News 1/26/11

AirStrip releases AirStrip Cardiology for the iPad.  The above demo video is pretty impressive, as the app enables users at login to view all ECGs awaiting a read or opinion, whether the patient is on the floor, in route to the hospital (if that capability exists with EMS), or in the ED.  While viewing the ECG, the user can zoom in and out on each ECG lead and even use embedded calipers to measure segments, meaning no more counting big and little boxes.  Obviously this is dependent on AirStrip having access to digital ECGs, but still, the value of having all of this on an iPad, and being able to scroll through present and past readings, is very powerful.

A new report from the Enterprise Forum of the Northwest finds that baby boomers will drive the mHealth market to $4.6 billion in 2014 and $12 billion in 2020.  Not surprisingly, the driving forces behind this are the desire to remain independent and reduce costs of chronic diseases. I was surprised to learn that baby boomers own a third of all smart phones. The full report can be found here.

Two Wake Forest professors develop an animated Mobility Assessment Tool (MAT) to help assess and track mobility status. The MAT is available on iPad and PC.  Apparently they have found the that by using computer animations of different tasks (walking up stairs, walking up an uneven slope), they can gain better insight into patient mobility status than with standard questionnaires currently in use.


iPhone ECG maker AliveCor, which showcased its new device earlier this month, announces that an Android version will be available soon.


Another smart phone-based diagnostic tool, which will officially be launched at the American Academy of Dermatology conference next month, is the handyscope from FotoFinder. The device is an iPhone accessory that serves as a dermatoscope, capturing, storing, and transmitting digital images of skin lesions. My wife is a dermatologist and I’m shocked by the number of standard iPhone images she texts back and forth with colleagues, so I’m sure she’ll have some interest in this device. Also, the telemedicine applications of this are huge. Cost is ~$1,500.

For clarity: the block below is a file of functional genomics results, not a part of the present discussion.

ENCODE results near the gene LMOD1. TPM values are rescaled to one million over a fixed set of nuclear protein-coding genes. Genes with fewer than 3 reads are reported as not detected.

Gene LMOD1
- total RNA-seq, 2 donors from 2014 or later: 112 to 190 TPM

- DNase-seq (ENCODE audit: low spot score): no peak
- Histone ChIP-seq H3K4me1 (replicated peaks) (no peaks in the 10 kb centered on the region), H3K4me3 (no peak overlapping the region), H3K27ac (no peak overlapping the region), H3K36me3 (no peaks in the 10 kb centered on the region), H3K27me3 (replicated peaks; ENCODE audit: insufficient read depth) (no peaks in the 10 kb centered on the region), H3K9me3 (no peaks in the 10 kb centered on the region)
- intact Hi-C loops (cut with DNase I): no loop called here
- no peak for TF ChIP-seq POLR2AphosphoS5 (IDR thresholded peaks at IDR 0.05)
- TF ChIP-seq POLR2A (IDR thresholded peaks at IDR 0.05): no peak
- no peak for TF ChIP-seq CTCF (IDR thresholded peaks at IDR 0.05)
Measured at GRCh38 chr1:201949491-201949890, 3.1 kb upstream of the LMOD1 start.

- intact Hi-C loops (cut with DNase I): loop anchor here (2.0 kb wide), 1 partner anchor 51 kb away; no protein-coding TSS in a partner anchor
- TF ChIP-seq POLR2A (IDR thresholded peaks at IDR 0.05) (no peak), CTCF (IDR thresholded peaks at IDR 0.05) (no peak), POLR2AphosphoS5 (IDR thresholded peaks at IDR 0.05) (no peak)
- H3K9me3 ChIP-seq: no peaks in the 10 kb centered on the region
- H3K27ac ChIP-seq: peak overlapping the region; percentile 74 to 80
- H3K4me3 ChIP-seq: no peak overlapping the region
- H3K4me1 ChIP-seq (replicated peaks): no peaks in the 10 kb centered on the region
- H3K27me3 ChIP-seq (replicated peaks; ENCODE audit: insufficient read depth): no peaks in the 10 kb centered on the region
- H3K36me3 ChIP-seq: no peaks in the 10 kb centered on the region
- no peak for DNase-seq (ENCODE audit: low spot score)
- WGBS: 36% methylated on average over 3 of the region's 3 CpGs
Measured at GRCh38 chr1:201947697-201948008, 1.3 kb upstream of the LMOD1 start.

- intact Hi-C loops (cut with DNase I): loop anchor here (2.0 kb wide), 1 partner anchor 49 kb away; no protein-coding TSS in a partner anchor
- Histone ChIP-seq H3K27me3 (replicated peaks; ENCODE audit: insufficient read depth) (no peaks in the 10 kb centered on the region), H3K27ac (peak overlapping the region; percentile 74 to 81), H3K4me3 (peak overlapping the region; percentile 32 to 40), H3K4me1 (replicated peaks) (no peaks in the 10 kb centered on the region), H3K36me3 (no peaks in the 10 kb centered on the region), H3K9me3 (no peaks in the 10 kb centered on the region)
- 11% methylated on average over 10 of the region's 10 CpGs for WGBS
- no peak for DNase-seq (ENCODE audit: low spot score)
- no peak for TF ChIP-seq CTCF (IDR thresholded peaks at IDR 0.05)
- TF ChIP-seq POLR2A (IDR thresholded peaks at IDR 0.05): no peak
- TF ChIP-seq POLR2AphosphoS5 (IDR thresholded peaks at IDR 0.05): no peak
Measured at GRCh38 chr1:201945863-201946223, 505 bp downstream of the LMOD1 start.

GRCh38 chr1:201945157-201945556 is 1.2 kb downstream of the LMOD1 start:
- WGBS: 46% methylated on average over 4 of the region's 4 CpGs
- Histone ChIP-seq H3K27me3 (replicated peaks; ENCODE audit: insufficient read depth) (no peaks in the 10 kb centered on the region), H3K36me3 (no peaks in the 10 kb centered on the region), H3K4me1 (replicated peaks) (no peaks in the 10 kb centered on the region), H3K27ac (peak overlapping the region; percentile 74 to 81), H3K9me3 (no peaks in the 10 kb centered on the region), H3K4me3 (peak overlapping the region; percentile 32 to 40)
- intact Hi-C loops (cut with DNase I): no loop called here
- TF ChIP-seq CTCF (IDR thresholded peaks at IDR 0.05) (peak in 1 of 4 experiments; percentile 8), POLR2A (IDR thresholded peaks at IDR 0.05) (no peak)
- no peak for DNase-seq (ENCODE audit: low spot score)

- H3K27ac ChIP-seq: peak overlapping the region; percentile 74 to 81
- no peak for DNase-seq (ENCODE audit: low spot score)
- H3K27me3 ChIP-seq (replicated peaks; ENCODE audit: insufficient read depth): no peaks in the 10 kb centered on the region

On the heels of the release of HealthAlert, a Cisco-integrated mobile clinical workflow communications application, developer EXTENSION, Inc. announces that Doctors Hospital of Sarasota, an HCA-affiliate, has signed a deal to use HealthAlert for Nurses.


WiFi-based RTLS vendor Ekahau teams with Army asset tracking vendor Conexus to provide asset tracking services for over 5,000 pieces of mobile equipment at Brooke Army Medical Center (TX), with plans to grow to over 20,000 pieces. Brooke is the largest military hospital in the US with over 450 beds.

Several new studies find that rural and Native communities in the US suffer disproportionately in terms of health outcomes due to lack of access to health IT resources, including mHealth and telemedicine.


Coincidentally, Secretary of Agriculture Tom Vilsack announces 45 new telemedicine grants through the USDA totaling $14 million, touting it as “another step forward for rural America”. 

The military’s successful use of mobile and online platforms for engaging and educating patients is helping to drive the commercial side of mHealth and telemedicine.

As an example of the military’s use of mHealth technologies, the VA has a pilot in which returning veterans are issued a mobile device that allows them to store their medical record, find VA-related information, and communicate with providers. The article mentions the use of FaceTime for video calling, so I assume the devices being used are from Apple.

Insurers are increasingly reaching out to consumers through social media channels to both push information and collect consumer opinions. The article highlights that most insurers are not using social media or mobile devices to engage providers, but that they are exploring strategies in these areas. 


The SayMedicine mobile app (iPhone – $4.99) audibly pronounces medical terms to help doctors and students prevent embarrassment when they encounter a new term. It also allows searching for more info on terms using eMedicine, Google, and Wikipedia. I can’t really imagine using something like this, as the chance of being caught using it carries more embarrassment than the mispronunciation it is supposed to prevent.

A blog post from GE Healthcare’s CMO, Derek Wagner, calls for comments to the FCC’s proposed establishment of a frequency spectrum that would support body sensor networks (BSNs).  The post also covers the potential advances and improvements in healthcare from BSNs.

Travis Good is in his final year of an MD/MBA program and is involved with multiple health IT startups.

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